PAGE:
it. Click the minus sign (Windows) or the rotated triangle (Mac OS) to the left of the
signature to collapse it.
Validating signatures
When you validate a signature, you verify the signer's identity and assess any changes
made after the document was signed. For an identity to be valid, the signer's certificate, or
one of its parent certificates that was used to issue the signer's certificate, must be in your
list of trusted identities. (See Building a list of trusted identities.)
The verification status appears on the document page and in the Signatures tab. If you
don't have the signer's certificate, the signature validity is unknown. Third-party signature
handlers may verify identities using other methods.
To validate a signature:
1. Open the PDF document containing the signature you want to validate.
2. In the signature field or in the Signatures tab, check whether a "Document was modified"
warning sign icon
appears next to the signature. If this icon appears, the document
may have been modified after it was signed.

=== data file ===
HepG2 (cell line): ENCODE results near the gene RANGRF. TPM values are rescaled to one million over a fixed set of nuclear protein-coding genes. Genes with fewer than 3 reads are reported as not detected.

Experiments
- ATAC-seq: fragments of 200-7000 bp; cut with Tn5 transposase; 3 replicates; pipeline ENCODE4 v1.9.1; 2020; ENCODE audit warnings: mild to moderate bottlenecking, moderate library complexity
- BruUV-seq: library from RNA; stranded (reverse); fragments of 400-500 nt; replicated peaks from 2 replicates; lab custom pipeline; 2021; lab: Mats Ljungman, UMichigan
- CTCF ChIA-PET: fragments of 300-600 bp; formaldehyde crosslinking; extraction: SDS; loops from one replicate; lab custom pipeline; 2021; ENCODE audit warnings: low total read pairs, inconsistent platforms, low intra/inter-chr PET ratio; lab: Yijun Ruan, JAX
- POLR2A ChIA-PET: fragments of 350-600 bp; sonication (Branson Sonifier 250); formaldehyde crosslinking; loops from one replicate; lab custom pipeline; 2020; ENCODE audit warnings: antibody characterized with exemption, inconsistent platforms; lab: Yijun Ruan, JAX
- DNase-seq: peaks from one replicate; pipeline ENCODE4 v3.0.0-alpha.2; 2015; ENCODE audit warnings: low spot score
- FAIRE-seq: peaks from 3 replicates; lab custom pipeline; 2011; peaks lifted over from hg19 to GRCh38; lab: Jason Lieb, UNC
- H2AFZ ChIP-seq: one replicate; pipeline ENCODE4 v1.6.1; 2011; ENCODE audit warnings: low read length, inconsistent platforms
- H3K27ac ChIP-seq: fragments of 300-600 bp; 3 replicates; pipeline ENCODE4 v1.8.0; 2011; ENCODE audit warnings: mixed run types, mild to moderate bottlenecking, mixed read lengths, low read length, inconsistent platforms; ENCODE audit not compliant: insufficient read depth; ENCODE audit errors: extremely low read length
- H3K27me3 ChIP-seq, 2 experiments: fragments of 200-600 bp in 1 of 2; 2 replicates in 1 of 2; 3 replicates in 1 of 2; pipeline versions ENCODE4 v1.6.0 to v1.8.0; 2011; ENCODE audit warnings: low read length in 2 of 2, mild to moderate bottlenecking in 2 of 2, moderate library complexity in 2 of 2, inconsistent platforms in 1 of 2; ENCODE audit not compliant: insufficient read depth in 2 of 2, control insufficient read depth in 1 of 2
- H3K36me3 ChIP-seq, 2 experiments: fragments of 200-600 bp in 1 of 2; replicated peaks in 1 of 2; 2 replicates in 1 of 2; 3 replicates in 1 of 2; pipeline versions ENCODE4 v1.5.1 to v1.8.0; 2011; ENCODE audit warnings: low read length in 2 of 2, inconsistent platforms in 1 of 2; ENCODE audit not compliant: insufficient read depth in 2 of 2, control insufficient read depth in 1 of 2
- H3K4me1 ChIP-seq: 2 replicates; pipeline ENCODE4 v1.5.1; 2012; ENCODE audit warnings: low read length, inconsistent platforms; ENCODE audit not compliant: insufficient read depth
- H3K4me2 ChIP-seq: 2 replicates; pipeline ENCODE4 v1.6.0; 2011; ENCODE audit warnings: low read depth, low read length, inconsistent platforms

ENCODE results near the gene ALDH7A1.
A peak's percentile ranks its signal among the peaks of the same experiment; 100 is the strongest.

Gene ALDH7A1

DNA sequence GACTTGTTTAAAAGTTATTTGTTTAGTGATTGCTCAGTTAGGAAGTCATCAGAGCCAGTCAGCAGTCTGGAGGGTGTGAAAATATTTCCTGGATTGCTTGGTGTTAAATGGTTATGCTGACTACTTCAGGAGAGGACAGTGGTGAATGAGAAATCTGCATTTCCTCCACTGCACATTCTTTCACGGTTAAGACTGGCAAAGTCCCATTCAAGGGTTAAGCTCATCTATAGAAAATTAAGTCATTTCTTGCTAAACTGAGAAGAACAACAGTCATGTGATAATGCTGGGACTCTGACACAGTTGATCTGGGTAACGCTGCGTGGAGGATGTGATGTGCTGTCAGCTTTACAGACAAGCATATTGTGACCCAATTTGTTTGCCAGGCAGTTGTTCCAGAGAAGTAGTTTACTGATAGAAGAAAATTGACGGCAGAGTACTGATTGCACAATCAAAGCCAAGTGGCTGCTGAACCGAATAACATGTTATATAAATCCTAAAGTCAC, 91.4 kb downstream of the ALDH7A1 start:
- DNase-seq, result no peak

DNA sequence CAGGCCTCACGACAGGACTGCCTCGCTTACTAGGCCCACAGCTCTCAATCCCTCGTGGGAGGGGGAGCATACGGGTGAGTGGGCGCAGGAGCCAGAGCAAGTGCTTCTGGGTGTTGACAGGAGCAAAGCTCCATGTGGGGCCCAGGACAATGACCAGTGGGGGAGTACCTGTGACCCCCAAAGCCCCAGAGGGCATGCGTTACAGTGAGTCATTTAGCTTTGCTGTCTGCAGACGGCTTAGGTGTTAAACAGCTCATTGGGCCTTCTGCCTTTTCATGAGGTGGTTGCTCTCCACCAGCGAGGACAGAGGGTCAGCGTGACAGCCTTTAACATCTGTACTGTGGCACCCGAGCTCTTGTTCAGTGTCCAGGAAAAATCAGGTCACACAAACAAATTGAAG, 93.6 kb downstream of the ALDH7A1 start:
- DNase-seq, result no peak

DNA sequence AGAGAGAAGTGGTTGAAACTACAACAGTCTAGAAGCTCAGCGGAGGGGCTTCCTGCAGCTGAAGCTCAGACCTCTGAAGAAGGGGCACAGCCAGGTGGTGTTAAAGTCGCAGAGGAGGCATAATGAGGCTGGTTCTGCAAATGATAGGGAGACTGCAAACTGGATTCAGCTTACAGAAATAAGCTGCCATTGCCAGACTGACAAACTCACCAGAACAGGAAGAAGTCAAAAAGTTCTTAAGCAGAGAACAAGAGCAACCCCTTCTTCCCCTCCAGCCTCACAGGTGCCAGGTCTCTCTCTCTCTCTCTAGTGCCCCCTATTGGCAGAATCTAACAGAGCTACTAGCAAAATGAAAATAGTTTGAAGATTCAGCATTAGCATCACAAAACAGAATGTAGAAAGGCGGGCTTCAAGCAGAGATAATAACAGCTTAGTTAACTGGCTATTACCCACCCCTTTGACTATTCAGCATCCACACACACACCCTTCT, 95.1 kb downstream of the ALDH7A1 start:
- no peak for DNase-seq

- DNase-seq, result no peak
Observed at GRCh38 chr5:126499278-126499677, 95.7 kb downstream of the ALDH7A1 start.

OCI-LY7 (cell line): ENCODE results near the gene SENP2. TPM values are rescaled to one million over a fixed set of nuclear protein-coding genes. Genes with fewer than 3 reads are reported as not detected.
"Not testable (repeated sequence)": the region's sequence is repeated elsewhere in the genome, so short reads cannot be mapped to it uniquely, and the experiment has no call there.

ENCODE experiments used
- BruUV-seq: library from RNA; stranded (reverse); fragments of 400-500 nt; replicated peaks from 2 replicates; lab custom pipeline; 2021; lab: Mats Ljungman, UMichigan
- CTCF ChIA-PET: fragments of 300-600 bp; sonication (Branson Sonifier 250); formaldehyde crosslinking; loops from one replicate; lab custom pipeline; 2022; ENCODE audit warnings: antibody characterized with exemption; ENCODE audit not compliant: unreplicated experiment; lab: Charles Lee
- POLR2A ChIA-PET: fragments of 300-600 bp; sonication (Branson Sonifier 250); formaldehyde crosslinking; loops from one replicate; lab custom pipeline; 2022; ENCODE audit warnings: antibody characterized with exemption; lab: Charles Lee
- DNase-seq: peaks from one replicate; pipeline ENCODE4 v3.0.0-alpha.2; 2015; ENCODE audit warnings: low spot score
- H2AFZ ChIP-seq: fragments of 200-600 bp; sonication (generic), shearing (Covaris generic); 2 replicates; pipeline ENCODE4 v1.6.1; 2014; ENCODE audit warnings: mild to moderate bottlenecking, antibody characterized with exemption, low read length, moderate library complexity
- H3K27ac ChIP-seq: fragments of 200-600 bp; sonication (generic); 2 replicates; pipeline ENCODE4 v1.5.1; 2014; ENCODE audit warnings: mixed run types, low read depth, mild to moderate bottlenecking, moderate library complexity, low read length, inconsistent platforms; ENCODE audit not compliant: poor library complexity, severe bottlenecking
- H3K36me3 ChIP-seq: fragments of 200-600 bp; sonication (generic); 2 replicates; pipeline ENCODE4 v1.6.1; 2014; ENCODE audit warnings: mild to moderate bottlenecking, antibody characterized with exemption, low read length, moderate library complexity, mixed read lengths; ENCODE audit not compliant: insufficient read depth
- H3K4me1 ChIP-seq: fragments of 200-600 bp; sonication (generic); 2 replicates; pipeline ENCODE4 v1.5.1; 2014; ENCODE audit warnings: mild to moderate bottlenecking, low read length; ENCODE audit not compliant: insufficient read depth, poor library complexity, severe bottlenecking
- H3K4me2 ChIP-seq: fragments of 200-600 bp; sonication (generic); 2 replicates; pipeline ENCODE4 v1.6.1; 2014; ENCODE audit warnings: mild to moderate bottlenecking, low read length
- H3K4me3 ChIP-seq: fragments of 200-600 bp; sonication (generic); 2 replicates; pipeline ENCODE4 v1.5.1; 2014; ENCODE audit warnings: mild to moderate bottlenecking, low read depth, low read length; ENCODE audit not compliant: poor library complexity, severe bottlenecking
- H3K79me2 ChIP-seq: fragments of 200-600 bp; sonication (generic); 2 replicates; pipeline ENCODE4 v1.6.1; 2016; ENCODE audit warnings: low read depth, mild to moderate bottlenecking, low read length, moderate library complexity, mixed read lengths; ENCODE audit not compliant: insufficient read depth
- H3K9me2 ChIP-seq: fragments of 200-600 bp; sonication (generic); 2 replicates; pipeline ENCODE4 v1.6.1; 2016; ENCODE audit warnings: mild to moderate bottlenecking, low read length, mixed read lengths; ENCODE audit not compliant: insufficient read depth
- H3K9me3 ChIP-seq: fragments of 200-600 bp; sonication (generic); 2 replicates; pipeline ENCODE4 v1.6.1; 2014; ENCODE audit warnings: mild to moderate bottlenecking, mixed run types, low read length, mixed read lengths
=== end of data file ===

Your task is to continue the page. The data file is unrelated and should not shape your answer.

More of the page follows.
3. Select the signature in the Signatures tab, and then choose Validate Signature from the
Options menu. The Signature Validation Status describes the signature status.
4. If the status is unknown, or if the document was modified after it was signed, click
Signature Properties, do any of the following, and then click Close:
● Click Show Certificate to verify the fingerprint information, and then click Close.
● Click Issuer Notice to learn more about the legal restrictions of this signature, and then
click Signature Properties.
● If the document has more than one signature, click View Signed Version to view a copy of
the signed version in a separate document window. (See Viewing previous versions of a
signed document.)
To change validation settings, see Setting Digital Signature preferences.
Related Subtopics:
Viewing previous versions of a signed document
Viewing previous versions of a signed document
If a document is signed more than once, all the signed versions are maintained in a single
Adobe PDF file. Each version is saved as append-only so that it cannot be modified. All